I was cleaning out some files and came upon an article/blog that I thought I had posted from back in 2015. After rereading and making some edits I am want to share these 6 year old thoughts. The catalyst for this blog was from the writer/blogger Rod Dreher. He was writing about how reading Dante had saved him and shared insights into Learning to See. I am including an excerpt from the blog and if you are interested in reading the entire post please find it here.
Drehers’ post started me thinking on why we need to learn to see and how we may have arrived at our creative situation. But first the post –
From the philosopher Josef Pieper, in his great little book Only the Lover Sings: Art and Contemplation , a gift to me from The Covenant School:
Man’s ability to see is in decline. Those who nowadays concern themselves with culture and education will experience this fact again and again. We do not mean here, of course, the physiological sensitivity of the human eye. We mean the spiritual capacity to perceive the visible reality as it truly is.
To be sure, no human being has ever really seen everything that lies visibly in front of his eyes. The world, including its tangible side, is unfathomable. Who would ever have perfectly perceived the countless shapes and shades of just one wave swelling and ebbing in the ocean! And yet, there are degrees of perception. Going below a certain bottom line quite obviously will endanger the integrity of man as a spiritual being. It seems that nowadays we have arrived at this bottom line.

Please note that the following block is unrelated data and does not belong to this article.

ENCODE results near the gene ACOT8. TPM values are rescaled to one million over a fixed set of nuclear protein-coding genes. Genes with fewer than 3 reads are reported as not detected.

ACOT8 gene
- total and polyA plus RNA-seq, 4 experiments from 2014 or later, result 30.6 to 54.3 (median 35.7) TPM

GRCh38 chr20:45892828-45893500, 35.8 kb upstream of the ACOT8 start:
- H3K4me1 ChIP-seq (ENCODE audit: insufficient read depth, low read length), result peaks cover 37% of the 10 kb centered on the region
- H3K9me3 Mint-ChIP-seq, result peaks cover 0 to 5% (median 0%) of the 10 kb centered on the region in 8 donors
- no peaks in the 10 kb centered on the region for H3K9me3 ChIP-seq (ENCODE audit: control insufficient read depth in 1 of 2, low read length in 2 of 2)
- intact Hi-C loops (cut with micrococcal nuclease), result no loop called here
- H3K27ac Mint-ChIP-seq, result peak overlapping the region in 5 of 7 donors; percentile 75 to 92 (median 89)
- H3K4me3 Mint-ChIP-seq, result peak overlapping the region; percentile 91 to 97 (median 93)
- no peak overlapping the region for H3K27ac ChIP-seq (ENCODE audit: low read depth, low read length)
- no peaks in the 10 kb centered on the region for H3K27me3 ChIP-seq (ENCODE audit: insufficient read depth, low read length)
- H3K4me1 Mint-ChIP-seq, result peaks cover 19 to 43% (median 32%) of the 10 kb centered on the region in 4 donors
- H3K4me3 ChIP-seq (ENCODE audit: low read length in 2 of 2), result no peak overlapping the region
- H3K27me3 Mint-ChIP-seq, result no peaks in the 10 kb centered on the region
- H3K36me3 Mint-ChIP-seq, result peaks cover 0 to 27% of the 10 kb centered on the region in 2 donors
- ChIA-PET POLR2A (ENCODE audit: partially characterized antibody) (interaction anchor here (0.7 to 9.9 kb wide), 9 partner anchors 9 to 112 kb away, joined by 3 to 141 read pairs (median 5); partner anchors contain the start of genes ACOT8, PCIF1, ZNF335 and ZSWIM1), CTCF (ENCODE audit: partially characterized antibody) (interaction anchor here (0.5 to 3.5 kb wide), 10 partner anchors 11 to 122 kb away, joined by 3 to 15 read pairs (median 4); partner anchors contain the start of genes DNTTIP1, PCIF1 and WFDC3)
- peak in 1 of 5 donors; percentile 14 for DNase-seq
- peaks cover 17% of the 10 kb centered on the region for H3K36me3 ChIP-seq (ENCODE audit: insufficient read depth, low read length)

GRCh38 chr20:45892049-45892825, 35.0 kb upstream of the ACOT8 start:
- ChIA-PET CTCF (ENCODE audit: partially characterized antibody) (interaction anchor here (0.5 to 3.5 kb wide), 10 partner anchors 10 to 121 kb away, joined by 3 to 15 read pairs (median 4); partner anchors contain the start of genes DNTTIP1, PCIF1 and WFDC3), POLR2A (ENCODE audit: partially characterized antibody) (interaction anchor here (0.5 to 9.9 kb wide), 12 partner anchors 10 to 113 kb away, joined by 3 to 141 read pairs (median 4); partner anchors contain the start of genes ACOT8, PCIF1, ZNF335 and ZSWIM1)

To see things is the first step toward that primordial and basic mental grasping of reality, which constitutes the essence of man as a spiritual being.
In a short meditation on Pieper’s insights , Daniel McInerny writes:
So, in order to recover our moral sight Pieper urges us to become, in whatever small way, artists; Haldane proposes that we at least partake of the fruit of literary and artistic imagination. The artists, indeed, have anticipated our cultural problem. To take just one example, the critic Hugh Kenner characterizes James Joyce’s Ulysses (1922) as “the voice of the machine.” We may think of it as “stream of consciousness,” but the thoughts that swirl through the mind of Joyce’s hero, Leopold Bloom, make up not so much a stream but a whirring mechanism of stimulus and response. As Kenner suggests, Bloom’s thoughts parody the image of the mind as supercomputer” that is, the mind as the processor of ways and means, but utterly blind to the perception of ends.
Joyce, nearly one hundred years ago, saw something about how Western European culture was misperceiving the human being, as did, after him, Eliot and Waugh and Greene and O’Connor and Percy. But then something happened. To be sure, it was already happening. Writers and artists began to lose the ability to see the human person aright, and the institutions devoted to forming young artists also became like the blind leading the blind.